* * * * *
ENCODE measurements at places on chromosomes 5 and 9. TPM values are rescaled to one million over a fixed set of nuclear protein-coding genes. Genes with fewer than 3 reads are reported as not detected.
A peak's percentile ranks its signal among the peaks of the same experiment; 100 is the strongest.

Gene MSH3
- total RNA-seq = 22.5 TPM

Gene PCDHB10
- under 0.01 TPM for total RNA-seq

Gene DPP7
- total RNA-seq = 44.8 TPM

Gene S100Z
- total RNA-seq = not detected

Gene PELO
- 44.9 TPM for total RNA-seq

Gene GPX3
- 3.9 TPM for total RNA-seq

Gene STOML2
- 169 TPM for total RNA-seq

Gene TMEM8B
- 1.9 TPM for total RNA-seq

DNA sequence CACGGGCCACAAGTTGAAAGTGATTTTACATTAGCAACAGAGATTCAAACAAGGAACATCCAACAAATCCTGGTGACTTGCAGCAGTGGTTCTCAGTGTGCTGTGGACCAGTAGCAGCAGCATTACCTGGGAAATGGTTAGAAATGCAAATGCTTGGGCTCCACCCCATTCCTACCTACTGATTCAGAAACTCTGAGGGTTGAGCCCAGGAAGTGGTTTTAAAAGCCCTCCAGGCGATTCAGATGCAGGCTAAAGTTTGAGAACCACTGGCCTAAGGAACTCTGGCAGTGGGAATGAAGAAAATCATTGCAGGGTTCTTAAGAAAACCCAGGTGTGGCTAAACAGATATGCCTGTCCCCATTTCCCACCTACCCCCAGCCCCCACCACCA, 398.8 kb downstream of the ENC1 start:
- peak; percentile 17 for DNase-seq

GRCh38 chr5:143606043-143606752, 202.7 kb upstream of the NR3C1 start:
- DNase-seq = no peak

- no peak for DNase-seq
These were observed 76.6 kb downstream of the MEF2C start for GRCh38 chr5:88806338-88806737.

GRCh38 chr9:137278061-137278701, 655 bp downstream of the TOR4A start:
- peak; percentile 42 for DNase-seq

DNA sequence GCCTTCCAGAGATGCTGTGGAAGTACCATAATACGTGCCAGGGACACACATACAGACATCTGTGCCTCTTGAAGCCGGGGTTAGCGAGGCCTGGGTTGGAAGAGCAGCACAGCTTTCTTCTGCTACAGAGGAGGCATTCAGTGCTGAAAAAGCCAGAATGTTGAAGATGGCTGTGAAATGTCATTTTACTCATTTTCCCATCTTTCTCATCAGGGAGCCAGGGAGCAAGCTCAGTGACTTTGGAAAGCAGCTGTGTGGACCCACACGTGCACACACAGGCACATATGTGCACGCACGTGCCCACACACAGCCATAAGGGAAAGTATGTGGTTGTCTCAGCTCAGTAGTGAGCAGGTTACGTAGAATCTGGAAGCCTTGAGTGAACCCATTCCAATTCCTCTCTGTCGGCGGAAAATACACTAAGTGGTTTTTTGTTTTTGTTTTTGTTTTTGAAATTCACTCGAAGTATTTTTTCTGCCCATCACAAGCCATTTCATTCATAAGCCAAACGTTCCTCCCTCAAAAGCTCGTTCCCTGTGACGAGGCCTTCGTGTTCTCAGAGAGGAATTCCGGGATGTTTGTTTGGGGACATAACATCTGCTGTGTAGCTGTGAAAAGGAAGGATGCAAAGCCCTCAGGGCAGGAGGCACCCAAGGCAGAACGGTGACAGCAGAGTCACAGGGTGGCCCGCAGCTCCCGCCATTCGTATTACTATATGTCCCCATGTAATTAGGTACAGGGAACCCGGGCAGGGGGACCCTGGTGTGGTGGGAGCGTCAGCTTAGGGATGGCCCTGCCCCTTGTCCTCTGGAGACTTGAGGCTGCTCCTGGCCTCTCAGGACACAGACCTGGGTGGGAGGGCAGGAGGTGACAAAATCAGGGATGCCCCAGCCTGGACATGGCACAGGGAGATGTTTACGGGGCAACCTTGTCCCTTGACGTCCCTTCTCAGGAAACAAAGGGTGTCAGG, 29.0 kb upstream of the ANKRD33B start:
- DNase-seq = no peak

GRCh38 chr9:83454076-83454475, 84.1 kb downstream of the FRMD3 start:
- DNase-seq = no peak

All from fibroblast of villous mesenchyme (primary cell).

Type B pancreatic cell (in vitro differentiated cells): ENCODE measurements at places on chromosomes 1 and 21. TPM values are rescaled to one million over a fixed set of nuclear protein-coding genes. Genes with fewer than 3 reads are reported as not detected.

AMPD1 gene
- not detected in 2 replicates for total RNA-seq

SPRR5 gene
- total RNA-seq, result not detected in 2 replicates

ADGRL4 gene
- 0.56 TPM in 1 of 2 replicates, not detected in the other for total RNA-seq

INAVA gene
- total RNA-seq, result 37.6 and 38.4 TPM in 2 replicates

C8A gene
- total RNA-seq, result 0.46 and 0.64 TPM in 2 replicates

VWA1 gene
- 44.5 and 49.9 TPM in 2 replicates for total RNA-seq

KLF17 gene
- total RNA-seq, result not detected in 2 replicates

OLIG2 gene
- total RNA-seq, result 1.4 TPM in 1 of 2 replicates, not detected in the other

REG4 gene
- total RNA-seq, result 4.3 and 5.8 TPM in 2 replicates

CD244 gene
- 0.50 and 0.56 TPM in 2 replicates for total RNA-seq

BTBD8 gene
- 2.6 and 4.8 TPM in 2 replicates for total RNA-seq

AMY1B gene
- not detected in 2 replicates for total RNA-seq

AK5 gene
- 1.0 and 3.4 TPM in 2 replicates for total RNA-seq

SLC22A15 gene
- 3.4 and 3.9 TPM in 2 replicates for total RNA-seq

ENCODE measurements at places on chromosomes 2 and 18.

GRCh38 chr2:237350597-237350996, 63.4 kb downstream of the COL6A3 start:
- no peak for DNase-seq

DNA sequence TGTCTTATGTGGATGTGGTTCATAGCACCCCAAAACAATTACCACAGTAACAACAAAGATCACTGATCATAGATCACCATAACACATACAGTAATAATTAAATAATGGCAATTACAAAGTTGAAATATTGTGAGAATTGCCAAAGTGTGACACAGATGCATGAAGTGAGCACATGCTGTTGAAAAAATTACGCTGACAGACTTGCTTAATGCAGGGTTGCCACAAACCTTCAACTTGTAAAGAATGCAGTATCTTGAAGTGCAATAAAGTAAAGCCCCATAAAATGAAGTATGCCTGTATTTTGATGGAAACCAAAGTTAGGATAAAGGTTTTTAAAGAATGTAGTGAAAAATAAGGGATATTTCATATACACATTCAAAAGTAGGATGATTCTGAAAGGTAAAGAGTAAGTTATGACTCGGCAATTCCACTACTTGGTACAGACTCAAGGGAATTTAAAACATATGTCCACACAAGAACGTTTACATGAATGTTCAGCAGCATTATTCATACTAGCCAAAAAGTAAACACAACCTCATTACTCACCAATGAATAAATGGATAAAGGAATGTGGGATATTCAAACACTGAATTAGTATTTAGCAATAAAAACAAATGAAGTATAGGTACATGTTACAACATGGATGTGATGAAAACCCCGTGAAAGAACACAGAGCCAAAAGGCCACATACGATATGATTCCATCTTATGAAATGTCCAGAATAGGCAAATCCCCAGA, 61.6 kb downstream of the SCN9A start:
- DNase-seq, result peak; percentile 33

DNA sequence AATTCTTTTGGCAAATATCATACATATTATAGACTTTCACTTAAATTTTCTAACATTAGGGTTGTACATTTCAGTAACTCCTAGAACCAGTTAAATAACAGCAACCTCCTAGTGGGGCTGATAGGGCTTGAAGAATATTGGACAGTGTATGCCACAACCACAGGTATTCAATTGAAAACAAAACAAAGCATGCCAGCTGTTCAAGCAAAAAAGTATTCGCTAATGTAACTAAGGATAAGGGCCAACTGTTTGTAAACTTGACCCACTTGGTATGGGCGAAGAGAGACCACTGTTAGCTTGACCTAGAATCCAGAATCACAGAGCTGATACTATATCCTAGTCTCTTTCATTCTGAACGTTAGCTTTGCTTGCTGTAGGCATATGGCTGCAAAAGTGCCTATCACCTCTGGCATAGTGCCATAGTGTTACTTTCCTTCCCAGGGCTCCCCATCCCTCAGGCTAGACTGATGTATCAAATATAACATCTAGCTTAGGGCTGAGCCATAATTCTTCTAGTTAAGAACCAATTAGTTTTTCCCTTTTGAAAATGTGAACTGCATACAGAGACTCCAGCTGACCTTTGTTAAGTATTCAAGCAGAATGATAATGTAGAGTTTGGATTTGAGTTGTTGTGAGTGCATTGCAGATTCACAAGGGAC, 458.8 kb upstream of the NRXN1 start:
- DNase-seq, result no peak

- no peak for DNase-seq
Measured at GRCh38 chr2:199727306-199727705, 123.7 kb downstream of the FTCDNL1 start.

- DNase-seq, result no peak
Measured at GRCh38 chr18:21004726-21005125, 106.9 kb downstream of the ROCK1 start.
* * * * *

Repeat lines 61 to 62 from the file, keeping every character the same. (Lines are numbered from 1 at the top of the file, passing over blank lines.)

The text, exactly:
ENCODE measurements at places on chromosomes 2 and 18.

GRCh38 chr2:237350597-237350996, 63.4 kb downstream of the COL6A3 start: